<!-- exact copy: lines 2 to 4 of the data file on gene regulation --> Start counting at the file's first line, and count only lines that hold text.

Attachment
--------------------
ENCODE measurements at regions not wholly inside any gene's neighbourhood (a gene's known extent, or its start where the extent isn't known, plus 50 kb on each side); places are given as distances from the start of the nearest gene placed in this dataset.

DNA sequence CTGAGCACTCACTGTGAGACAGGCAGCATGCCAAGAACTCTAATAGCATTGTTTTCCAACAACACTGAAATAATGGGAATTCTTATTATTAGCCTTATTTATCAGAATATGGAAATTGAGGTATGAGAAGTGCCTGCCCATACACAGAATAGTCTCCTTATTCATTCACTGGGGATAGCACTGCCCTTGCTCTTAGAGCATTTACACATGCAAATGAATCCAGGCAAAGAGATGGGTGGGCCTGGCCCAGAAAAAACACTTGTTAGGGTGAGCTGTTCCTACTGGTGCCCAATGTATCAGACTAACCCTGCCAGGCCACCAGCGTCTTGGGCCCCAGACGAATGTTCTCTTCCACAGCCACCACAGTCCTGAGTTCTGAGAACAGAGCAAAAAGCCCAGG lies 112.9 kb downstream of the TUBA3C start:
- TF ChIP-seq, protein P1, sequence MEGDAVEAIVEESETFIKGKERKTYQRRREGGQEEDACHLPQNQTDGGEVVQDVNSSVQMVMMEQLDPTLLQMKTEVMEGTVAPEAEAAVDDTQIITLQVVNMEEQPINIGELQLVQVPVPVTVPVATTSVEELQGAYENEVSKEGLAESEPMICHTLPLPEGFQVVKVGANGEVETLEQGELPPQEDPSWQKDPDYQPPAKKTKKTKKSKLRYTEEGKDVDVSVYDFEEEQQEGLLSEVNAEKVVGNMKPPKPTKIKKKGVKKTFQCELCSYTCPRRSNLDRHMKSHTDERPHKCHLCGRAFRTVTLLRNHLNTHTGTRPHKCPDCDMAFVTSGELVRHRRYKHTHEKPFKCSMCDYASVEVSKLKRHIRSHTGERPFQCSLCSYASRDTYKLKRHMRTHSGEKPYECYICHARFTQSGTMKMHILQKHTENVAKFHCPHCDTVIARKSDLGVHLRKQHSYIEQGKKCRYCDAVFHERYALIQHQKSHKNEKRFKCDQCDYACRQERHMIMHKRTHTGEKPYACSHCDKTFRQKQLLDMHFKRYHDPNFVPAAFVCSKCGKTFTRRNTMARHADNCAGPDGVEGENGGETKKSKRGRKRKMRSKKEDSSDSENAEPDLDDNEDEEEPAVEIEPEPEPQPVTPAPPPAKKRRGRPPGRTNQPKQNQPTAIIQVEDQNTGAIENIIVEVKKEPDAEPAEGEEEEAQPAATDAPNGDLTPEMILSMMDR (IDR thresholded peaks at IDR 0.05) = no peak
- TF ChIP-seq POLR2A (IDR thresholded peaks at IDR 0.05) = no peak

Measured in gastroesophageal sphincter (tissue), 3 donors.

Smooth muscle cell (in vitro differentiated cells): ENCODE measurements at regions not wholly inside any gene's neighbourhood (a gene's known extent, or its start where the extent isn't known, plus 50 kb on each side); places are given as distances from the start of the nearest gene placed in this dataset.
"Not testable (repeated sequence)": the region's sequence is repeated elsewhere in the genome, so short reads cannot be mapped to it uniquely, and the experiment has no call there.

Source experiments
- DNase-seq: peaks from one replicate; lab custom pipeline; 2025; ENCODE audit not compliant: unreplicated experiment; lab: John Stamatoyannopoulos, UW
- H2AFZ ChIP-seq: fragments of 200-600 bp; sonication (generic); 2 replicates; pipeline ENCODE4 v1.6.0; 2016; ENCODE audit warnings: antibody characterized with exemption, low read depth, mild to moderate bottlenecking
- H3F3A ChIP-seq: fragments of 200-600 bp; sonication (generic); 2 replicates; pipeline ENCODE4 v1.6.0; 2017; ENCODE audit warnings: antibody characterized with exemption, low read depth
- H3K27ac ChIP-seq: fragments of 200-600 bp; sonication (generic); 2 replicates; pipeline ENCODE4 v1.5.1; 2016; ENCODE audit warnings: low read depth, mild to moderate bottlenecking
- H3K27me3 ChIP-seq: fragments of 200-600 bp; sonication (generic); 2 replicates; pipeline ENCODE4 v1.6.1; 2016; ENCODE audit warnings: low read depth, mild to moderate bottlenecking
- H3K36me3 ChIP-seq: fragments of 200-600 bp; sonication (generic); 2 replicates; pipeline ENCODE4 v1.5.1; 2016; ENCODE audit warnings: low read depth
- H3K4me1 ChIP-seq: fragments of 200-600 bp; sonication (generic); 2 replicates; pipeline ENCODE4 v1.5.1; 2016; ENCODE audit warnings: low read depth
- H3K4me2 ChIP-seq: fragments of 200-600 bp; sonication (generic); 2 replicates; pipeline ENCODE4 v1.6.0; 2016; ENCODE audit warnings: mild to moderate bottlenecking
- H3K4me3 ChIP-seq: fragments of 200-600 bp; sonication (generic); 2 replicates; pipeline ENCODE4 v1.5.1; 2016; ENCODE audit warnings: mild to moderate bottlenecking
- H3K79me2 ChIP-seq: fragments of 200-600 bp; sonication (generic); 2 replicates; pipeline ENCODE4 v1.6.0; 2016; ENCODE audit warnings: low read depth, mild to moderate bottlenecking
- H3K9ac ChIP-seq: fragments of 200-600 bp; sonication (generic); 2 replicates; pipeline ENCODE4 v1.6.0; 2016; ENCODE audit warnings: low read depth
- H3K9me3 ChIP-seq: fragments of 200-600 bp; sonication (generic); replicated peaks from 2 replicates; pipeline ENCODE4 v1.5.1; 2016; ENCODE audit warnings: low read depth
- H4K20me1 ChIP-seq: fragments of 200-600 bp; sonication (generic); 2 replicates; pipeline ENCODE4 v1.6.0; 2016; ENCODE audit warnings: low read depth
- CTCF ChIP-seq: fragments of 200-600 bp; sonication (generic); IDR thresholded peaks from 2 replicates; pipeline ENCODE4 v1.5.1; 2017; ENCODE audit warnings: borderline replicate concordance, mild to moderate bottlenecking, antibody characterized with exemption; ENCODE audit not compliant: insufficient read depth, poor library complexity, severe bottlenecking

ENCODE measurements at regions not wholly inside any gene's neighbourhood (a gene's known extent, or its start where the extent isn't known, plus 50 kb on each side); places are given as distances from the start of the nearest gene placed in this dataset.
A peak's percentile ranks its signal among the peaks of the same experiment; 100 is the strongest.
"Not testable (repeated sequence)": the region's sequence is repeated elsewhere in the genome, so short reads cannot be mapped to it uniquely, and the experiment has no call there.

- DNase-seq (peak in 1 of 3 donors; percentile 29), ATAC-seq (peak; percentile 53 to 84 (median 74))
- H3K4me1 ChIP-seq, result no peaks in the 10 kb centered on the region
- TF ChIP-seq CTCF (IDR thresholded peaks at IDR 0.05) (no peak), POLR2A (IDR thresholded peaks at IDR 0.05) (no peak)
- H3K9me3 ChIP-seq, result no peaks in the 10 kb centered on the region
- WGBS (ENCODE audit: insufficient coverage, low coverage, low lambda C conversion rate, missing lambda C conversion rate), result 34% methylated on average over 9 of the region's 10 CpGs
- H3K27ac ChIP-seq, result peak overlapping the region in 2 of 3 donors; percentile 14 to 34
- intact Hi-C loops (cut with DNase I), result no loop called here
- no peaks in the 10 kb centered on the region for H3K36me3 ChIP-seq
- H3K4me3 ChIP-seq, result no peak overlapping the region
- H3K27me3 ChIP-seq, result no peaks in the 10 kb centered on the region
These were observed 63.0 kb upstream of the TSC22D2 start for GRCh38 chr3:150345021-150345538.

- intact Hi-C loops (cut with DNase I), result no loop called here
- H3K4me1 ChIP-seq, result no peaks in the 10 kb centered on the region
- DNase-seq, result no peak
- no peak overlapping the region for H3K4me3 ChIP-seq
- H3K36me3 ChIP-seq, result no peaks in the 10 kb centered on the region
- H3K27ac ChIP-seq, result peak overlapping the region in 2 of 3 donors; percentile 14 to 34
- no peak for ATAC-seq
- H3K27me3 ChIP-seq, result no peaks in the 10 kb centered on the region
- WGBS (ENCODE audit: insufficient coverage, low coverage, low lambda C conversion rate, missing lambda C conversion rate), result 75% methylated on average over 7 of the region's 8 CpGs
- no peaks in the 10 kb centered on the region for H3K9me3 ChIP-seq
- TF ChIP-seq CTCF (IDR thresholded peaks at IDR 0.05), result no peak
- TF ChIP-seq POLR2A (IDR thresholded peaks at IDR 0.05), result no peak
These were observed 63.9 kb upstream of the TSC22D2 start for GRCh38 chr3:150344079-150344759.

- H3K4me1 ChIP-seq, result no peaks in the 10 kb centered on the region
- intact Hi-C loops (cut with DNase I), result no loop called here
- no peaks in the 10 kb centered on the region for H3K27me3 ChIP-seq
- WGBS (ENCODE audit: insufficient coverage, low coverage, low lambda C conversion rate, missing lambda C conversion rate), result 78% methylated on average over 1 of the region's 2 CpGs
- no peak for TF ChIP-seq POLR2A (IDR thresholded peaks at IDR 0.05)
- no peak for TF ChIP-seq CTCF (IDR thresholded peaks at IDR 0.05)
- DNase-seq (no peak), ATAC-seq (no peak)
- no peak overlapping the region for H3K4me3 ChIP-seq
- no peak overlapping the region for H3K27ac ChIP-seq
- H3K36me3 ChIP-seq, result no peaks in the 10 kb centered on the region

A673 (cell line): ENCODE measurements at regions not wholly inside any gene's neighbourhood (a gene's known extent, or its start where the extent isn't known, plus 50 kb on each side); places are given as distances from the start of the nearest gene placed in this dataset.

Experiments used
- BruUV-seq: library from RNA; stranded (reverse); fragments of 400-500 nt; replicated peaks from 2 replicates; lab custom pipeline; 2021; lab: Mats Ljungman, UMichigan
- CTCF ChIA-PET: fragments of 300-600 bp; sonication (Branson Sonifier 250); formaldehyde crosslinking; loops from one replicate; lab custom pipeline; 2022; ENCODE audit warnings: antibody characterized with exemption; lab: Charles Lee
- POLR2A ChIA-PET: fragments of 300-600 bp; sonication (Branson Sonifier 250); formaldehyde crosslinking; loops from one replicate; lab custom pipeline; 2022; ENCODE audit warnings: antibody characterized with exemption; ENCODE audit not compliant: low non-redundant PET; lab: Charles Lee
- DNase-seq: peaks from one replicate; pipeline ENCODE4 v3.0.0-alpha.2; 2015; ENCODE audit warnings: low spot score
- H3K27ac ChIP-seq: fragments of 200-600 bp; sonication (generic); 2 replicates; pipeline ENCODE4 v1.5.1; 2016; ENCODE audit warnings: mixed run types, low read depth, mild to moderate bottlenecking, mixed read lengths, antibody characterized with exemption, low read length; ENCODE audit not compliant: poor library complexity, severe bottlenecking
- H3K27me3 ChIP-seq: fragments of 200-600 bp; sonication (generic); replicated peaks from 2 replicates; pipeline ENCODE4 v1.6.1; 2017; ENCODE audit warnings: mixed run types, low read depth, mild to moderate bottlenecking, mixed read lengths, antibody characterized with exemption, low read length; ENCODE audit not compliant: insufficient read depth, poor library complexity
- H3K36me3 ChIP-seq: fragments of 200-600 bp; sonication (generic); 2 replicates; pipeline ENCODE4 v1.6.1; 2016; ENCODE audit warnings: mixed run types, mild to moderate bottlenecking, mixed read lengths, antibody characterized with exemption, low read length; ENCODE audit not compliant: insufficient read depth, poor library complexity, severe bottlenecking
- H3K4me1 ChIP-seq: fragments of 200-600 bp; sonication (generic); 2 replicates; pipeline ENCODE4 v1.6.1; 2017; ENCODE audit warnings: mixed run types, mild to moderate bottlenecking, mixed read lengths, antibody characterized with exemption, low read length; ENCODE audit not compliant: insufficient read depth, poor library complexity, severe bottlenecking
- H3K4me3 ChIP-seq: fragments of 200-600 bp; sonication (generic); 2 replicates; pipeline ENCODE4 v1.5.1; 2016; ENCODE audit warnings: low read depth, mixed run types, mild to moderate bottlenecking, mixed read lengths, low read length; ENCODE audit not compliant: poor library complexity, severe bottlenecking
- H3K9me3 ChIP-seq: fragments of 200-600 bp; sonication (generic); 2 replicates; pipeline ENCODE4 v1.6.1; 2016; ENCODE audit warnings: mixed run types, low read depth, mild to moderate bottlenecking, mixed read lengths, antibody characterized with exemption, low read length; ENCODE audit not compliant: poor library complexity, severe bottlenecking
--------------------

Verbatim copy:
DNA sequence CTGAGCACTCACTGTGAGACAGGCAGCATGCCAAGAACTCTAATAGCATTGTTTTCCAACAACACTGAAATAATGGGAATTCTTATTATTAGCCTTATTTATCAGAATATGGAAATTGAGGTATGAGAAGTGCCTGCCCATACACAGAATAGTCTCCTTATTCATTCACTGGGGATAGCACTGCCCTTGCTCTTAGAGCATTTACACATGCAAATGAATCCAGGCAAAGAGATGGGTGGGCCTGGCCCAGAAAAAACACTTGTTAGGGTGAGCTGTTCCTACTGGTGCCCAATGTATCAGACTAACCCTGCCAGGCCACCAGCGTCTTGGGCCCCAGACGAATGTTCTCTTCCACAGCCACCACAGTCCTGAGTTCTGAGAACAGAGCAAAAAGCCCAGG lies 112.9 kb downstream of the TUBA3C start:
- TF ChIP-seq, protein P1, sequence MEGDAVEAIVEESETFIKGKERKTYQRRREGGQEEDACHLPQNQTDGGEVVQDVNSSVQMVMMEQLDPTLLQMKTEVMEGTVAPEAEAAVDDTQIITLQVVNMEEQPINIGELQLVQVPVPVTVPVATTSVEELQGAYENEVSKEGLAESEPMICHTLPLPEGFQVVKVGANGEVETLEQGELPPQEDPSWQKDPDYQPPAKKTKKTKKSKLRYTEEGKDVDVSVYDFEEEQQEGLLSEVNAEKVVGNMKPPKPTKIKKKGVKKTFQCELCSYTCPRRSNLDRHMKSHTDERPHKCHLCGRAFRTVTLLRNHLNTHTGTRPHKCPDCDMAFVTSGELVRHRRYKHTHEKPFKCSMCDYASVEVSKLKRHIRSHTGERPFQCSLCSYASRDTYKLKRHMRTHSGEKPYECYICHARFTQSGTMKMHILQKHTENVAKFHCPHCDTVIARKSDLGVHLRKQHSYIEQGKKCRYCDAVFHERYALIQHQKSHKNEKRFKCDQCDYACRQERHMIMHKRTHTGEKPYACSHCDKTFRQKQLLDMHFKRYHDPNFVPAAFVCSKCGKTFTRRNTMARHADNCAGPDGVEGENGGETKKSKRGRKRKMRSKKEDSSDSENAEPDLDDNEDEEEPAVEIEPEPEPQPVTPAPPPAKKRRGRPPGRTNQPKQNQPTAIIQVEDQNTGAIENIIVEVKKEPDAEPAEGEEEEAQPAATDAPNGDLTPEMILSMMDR (IDR thresholded peaks at IDR 0.05) = no peak
- TF ChIP-seq POLR2A (IDR thresholded peaks at IDR 0.05) = no peak